Aunt Joanne. She had called repeatedly, concerned that they hadn’t talked before they both left Chicago, but so far Tessa had managed to return the calls when she guessed her aunt would be occupied, trading messages without the actual burden of conversation.
Some of the conversations she does engage in lead to snarls in communication, expertly laid out with Devon Wilke’s dialogue. She argues with her sister Michaela, over the latter’s reluctance to ship their father’s multiple journals to her sister, who feels she needs to read them all in order to get a better grip on who her father was and what else he thought of her. There is a breakdown in the relationship with her partner David, the recipient of her sometime unrealistic expectations—“I wanted you to want to read [the journal]”—and who struggles to understand what she is going through.
Devon Wilke’s aptitude for shining light on human behaviors and what motives, conscious and not, often lie behind them, is stunning in its capacity, lyrical presentation and raw reality. It’s not often the latter two of this triad pair together, certainly not well at least, but Devon Wilke does it while avoiding the pitfall of a bitter sarcasm so consistent it becomes a turnoff. Instead, she captures the strength and fragility of the human heart, teaming it with a character readers feel they could be a friend to because the duration of the relationship—for us, the length of the novel—benefits all quarters and not just Tessa’s.
While the entire work is filled with examples of the author’s outstanding abilities to create dialogue and utilize it to tell her story, one set, between Tessa and Michaela, I found to be the most nourishing, for where it leads them, even when it doesn’t point to perfection. Moreover, the third-person narrative doesn’t take Tessa’s side and simply present Micky as the bad guy. Real life is much more complicated than that and Devon Wilke clearly knows it, as she presents both sides in conversations and—the true test—readers can see valid points from the two corners.
It is perhaps unsurprising that as a musician herself, Devon Wilke acts as conduit for Tessa to pour herself into song, and at story’s end “Tessa’s Song (My Search For You)” captures so much of the nuance contained within the experiences Tessa undergoes and that we follow, having experienced many of the emotions as she. Events are different, naturally, but we all have hearts capable of being broken and spend our lives protecting them from such an eventuality.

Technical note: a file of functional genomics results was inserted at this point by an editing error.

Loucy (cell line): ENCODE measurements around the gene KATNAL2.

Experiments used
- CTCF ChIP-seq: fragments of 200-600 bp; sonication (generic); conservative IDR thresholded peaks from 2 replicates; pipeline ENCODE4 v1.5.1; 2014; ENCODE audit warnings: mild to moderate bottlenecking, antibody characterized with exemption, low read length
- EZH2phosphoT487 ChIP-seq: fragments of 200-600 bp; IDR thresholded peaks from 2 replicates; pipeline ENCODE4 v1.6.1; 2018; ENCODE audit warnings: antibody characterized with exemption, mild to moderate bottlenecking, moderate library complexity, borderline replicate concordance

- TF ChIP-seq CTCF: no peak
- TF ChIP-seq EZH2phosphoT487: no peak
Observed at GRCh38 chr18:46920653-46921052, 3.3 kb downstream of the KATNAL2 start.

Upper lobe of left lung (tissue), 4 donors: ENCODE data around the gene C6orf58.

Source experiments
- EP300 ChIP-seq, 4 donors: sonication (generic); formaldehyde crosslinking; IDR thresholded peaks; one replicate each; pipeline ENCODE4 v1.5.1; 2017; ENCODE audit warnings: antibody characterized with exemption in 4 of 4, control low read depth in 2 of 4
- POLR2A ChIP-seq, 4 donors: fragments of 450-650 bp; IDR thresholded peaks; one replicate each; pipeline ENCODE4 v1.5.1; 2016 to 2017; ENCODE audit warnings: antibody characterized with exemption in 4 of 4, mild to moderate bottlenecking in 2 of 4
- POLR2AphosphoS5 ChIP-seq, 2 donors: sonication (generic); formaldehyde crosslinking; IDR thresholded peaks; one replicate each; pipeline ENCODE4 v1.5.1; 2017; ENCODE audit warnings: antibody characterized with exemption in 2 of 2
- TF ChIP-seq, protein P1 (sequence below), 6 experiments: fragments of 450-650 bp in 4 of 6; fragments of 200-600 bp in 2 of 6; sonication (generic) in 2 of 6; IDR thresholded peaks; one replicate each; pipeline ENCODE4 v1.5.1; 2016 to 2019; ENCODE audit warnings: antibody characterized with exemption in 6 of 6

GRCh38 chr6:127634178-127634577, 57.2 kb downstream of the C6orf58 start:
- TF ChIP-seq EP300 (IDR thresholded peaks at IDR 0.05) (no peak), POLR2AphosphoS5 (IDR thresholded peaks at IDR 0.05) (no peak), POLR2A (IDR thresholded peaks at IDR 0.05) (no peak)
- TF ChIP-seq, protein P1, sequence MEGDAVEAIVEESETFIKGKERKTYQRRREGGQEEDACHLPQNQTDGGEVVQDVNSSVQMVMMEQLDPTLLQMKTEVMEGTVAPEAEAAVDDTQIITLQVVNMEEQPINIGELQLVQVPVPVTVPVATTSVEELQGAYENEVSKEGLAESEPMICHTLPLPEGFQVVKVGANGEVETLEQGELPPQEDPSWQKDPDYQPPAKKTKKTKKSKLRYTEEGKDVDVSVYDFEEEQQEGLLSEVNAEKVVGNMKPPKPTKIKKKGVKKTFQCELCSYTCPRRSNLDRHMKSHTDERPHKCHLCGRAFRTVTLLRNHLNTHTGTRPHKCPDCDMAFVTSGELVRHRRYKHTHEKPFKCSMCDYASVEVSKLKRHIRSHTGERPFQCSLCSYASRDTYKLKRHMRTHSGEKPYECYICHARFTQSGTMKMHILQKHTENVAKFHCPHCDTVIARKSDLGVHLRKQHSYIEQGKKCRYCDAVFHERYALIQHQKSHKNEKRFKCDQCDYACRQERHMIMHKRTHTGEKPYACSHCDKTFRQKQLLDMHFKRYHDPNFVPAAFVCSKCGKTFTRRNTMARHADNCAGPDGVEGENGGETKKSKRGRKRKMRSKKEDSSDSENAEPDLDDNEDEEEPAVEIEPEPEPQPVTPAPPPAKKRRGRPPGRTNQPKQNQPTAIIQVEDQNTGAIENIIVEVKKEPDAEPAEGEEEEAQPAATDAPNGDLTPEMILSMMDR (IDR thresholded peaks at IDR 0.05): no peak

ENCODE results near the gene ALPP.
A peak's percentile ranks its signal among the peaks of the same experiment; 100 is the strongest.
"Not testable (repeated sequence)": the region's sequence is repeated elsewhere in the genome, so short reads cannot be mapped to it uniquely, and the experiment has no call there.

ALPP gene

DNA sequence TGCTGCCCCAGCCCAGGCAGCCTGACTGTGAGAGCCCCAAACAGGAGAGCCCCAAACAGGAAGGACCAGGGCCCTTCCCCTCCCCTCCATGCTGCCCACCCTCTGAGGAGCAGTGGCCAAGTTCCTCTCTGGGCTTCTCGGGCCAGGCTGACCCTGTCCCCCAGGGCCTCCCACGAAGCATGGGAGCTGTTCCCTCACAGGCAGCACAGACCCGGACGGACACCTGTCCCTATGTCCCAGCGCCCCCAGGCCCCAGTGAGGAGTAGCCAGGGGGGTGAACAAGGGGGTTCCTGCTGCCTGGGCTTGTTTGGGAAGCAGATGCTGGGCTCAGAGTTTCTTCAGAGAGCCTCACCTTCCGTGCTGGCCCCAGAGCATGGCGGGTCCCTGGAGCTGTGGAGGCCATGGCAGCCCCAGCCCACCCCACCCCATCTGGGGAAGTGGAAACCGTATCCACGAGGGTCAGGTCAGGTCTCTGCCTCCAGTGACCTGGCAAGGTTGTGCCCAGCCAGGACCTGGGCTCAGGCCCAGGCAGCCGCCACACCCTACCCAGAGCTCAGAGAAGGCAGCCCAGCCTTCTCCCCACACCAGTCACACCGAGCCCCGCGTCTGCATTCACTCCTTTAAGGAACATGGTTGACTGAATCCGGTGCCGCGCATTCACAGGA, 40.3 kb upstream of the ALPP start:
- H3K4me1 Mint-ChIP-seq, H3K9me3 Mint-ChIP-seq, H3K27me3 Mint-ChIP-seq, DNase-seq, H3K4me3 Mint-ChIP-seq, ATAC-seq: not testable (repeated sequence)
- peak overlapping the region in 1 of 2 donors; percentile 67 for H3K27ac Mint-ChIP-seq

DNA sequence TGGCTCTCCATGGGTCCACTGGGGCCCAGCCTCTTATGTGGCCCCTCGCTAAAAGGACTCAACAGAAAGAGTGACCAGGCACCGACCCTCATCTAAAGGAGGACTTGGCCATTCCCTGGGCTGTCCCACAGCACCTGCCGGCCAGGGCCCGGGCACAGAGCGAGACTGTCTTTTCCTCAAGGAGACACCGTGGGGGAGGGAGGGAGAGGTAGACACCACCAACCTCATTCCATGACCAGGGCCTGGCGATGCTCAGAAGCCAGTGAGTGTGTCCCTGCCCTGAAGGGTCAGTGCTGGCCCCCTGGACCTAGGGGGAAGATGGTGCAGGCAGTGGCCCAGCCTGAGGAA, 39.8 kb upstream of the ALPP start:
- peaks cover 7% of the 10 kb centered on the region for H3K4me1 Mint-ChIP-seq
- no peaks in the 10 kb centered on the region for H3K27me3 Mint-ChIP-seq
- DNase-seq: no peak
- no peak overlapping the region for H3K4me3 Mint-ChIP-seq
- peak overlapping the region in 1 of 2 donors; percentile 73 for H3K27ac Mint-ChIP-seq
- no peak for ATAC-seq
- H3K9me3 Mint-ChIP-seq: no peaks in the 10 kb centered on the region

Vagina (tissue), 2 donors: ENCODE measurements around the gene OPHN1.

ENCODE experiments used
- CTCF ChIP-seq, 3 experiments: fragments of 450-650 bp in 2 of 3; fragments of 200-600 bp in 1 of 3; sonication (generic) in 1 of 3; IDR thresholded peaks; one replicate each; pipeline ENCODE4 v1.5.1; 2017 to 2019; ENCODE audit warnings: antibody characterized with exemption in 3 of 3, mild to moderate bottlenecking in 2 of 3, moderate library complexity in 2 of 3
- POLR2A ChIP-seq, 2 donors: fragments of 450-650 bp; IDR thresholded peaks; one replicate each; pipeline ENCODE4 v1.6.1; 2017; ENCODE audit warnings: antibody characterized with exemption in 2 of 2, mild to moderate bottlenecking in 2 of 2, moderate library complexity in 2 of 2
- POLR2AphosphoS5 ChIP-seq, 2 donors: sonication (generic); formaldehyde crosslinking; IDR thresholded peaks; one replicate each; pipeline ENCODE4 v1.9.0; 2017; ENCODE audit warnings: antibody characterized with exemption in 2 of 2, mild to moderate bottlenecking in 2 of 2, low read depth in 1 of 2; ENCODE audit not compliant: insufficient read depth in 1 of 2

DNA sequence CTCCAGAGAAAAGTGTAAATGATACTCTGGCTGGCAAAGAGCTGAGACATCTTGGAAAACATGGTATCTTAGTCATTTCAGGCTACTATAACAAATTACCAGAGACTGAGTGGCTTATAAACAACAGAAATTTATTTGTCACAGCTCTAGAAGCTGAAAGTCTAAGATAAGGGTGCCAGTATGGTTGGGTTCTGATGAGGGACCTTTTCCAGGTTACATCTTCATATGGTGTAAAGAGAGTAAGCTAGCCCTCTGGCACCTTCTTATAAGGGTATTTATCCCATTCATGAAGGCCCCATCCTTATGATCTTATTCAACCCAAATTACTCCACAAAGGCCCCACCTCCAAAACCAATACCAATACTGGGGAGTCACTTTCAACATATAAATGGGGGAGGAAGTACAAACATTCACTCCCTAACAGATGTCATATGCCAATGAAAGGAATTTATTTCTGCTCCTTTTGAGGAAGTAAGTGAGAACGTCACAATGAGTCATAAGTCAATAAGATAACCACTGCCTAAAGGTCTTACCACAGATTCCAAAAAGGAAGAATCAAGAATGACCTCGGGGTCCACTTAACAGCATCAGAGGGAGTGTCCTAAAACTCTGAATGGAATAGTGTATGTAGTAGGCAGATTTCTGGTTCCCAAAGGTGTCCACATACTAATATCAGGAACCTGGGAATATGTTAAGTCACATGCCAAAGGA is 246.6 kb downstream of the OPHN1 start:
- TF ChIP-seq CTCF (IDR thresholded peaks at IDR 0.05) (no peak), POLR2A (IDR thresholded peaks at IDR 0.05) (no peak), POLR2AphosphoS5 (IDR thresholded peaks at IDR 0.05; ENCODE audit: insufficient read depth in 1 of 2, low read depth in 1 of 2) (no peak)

Available online with a link provided, Tessa’s words are equally strong and vulnerable, and Devon Wilke’s vocal and instrumental arrangement captures so perfectly the rise and fall of sensitivity in the telling of Tessa’s journey in a manner most often best understood by the heart and audio sensibilities.
So elusive, I wonder if you ever figured it out?
How your silence always made me feel a little loud
So convinced if I sang and danced and jumped up and down
You would see me, just me, and maybe be a little proud
It is a recognition that registers, stirring listeners’ own instinct for healing, a powerful resonance for the courageous and often frighteningly difficult steps toward honesty within oneself, and the requisite changes, or decision to remain, that need to be addressed. The song is strong out of the gate—much as Tessa might have been had she began the conversation with her father—the guitar strumming forcefully, with demonstrated strength. As we move through the stanzas, there are glimpses of vulnerability– in the words, certainly, but also with technique: always made me feel a little loud or jumped up and down are part of I phrases that tend for us humans not to come easy and require, surprisingly, sustained support, here demonstrated via the companionship of backing vocals.